3-phase protection for many years. Heaters are bimetallic strips made of two dissimilar metals bonded together, which bend when heated. An increase in amperage causes a increase in temperature in the heater, and when the temperature increases to a certain level, the entire strip bends enough to break the circuit. Once the circuit is broken and the current stops, the strip cools and returns to its original position, resetting the device and readying if for further operation.

All Franklin-approved overloads are rated as Ambient-Compensated, Quick-Trip, Class 10. Let’s take a look at what those terms mean, and why there’re important:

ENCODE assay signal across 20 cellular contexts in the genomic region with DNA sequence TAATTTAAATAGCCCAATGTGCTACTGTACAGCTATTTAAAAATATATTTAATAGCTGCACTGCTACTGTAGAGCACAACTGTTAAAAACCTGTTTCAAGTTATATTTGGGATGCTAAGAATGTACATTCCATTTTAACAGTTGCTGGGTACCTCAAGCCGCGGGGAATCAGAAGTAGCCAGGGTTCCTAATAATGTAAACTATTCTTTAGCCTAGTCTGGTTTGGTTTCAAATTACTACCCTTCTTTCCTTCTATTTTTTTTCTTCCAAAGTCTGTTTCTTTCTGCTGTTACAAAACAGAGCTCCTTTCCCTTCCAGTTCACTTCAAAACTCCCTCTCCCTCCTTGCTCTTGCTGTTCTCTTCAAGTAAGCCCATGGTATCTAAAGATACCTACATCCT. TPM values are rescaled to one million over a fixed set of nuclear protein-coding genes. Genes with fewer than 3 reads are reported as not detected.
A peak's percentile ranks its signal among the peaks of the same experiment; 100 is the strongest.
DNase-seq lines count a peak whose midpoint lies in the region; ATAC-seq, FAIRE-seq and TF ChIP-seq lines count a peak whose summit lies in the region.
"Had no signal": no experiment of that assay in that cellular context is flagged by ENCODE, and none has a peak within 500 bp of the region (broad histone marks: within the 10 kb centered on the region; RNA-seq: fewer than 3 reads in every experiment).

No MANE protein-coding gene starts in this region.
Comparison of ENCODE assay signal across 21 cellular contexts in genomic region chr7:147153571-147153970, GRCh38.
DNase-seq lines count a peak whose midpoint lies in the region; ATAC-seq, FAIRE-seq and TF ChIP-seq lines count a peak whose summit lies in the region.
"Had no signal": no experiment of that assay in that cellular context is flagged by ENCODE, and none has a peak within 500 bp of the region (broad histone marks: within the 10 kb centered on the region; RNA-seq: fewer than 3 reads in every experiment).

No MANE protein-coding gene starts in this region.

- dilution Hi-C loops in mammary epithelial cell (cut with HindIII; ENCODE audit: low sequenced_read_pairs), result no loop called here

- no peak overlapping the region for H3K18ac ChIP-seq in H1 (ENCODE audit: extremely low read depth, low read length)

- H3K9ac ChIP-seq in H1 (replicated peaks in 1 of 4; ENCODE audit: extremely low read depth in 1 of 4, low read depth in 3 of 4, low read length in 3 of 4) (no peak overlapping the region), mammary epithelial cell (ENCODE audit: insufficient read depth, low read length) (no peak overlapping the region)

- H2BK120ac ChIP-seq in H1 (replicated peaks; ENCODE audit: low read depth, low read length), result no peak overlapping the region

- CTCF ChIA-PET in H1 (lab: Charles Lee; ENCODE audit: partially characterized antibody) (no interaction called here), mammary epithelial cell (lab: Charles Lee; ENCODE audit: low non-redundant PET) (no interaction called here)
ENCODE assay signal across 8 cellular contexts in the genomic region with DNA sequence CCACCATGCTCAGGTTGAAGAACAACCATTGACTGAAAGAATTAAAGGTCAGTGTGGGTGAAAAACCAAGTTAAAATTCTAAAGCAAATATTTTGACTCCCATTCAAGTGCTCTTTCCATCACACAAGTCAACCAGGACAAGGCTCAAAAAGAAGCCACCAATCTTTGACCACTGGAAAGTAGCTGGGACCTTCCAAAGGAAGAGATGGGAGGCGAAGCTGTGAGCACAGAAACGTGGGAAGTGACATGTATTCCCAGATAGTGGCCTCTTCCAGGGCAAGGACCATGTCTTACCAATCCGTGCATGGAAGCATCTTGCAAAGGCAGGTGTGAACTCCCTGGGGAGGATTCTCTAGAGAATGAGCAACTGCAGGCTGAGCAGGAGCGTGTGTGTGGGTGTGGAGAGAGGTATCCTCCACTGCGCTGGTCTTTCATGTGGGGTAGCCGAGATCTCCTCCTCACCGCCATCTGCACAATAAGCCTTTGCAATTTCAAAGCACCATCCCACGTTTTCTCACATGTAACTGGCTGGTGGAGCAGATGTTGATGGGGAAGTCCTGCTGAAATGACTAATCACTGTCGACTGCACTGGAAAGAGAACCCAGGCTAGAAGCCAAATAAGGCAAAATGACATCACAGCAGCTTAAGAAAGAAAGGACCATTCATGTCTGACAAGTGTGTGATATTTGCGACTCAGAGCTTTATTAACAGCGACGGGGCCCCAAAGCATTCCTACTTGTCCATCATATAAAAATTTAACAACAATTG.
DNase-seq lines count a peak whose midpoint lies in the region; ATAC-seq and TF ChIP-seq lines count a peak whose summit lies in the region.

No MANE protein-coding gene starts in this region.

Ambient Temperature Compensation
This term generally applies to the “heater” type overloads. Overloads are “heat sensing” devices, and as a result, temperature changes in their environment can alter their performance. In the case of an above-ground motor, ambient compensation this is not of major concern, since the motor and pump are in the same environment (temperature). A hot or cold control panel probably means the motor is being affected in the same way. However, in the case of a submersible system, the motor is in a completely different temperature environment than the pump panel (underwater versus above ground). An ambient compensated overload ignores this temperature difference, and only detects a change in the temperature condition (current) of the motor itself. The diagram below shows the difference between how a standard and an ambient-compensated heater works.